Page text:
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[News] GNU/Linux and Television Develop Affairs, 'Microsoft Police' Intervening

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Watch TV with Linux

,----[ Quote ]
| In our modern, and busy, world the separation between home computers and home 
| entertainment systems is fast fading. Linux makes it a cinch to build your 
| own PVR, allowing you to watch, pause and record live TV broadcasts.  


Top 5 Torrent Clients for Linux

,----[ Quote ] 
| Here is a list with the most used torrent clients for Linux. While a few 
| other exists and are listed elsewhere, I think the software presented here 
| represents the big players, and a wide range of interfaces and features. I’m 
| just sharing, I don’t profess to be an expert. Anyway, I hope this list will 
| be of help to you in choosing a better torrent client.    


The Microsoft police is already preparing propaganda that indicates "Sharing"
= "Copyright infringement" (ignoring Linux ISOs and other large files).

BSA flashes gums at 'online software scams'

,----[ Quote ]
| The group, in its latest effort to crack down on what it describes as “online 
| software scams”, claimed (pdf) that BSA members lost an estimated $525m in 
| sales as a result of BitTorrent site users downloading their software.  


BitTorrent = sharing of /any/ arbitrary file. They just try to suffocate the
medium and even tax any storage device, negelcting to realise that they label
everyone an "inf-ringer", publish everyone, and prevent nothing in terms of
sharing. It's an exercise in massive-scale scam.


Linux box shifts media from TV to mobile phone

,----[ Quote ]
| KDDI's 'au BOX' hits the market in November for ¥315 (£1.60) a month,
| offering subscribers to its mobile phones the opportunity to fill their
| handsets with media via the TV set.
| Instead of using a PC and some kind of iTunes-like software to move movies
| and music to phones, the au BOX enables the TV as a web browser and prepares
| anything downloaded from au's various media services for transfer to a phone.
| Unified bill
| The Linux-based machine also has a DVD drive and can rip films and music CDs
| into a phone-compatible format too. Once done, it's a simple matter of
| connecting box and handset via USB for a quick mobile media hit.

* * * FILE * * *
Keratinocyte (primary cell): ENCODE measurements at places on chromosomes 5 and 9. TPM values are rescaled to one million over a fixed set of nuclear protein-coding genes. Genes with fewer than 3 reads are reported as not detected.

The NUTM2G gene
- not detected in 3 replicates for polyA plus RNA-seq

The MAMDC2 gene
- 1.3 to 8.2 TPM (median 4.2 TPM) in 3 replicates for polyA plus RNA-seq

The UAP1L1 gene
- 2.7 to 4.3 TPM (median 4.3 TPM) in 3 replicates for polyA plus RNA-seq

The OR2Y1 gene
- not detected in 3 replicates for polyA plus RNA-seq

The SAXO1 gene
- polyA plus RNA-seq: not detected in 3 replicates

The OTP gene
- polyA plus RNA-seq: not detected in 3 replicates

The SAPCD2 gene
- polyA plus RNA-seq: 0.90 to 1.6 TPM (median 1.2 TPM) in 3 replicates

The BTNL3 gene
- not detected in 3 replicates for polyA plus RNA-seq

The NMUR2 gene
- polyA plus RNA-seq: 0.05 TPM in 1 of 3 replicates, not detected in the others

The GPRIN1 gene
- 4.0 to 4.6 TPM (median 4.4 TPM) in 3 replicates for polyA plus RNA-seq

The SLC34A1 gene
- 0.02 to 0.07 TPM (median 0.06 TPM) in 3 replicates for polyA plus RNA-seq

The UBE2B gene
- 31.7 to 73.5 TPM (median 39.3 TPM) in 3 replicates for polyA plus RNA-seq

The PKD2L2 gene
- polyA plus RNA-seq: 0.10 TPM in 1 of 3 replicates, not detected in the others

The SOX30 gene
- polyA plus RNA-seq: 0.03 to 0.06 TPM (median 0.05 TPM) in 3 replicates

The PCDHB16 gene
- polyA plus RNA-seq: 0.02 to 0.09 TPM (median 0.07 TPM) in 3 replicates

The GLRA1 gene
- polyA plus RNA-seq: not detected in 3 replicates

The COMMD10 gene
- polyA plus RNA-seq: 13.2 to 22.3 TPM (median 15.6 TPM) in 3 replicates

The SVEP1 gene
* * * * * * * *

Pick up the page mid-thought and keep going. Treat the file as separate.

Death knell for television as we know it

,----[ Quote ]
| Japanese media reports say the new television, which is likely to run on the
| open source Linux operating system rather than Microsoft Windows to save
| boot-up time, could be on sale locally by next March.


Embedded Linux has more friends than you may know

,----[ Quote ]
| Sony recently announced that one of its BRAVIA LCD TV factories will double
| production from 2 million TV sets per year to 4 million to meet growing
| demand in Europe. Sony has sold more than 20 million of these TVs, and
| they're all built with embedded Linux.
| So what? Embedded Linux is no surprise. Sony and tens of thousands of other
| companies, from huge to tiny, use embedded Linux every day to deliver
| successful products in every market. That is not news.
| Ten years ago, though, embedded Linux was a surprising-even shocking-idea to
| most people. Back in 1998, fresh from victory in the RTOS industry, I
| introduced the idea of building a software company to make Linux a suitable
| OS for developing smart devices. When I told people the idea, they gawked as
| if I was a few lines short of compilable code.
| "You want to build a company on software that's available for free?" I was
| asked. "Based on the gigantically bloated Unix OS? And with some oddball GPL
| license? How fast do you expect people to kick you out of their office?"
| Every market survey showed that the demand for embedded Linux was zero. When
| we released our first product, industry experts agreed that nobody needed it.
| Embedded Linux won't work because it is "too big, too slow, and not
| real-time," said the head of one RTOS company. The president of another
| derided embedded Linux as "a royal pain in the ass," so no developer would
| ever use it.
| I took heart from a quote attributed to Mohandas Gandhi: "First they ignore
| you. Then they laugh at you. Then they fight you. Then you win."
| [...]
| Analyst firms don't agree on how many device engineers use embedded Linux,
| but they all say the number is substantial: 21% of developers use embedded
| Linux, according to last year's Embedded Systems Design survey; 36.7%,
| according to current research by Embedded Market Forecasters. This April, VDC
| reported that Linux is now the leading embedded OS. It shouldn't be
| surprising. After all, commercial Linux vendors succeed because they
| understand what design engineers are looking for.

Version: GnuPG v1.4.9 (GNU/Linux)


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